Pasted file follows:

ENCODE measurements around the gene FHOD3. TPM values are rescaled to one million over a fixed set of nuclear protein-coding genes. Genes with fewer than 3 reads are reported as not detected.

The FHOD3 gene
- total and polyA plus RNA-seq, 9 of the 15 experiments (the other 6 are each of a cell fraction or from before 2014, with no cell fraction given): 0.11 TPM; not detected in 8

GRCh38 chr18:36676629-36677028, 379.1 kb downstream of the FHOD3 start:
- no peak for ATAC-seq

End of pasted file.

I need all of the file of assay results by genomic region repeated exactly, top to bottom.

ENCODE measurements around the gene FHOD3. TPM values are rescaled to one million over a fixed set of nuclear protein-coding genes. Genes with fewer than 3 reads are reported as not detected.

The FHOD3 gene
- total and polyA plus RNA-seq, 9 of the 15 experiments (the other 6 are each of a cell fraction or from before 2014, with no cell fraction given): 0.11 TPM; not detected in 8

GRCh38 chr18:36676629-36677028, 379.1 kb downstream of the FHOD3 start:
- no peak for ATAC-seq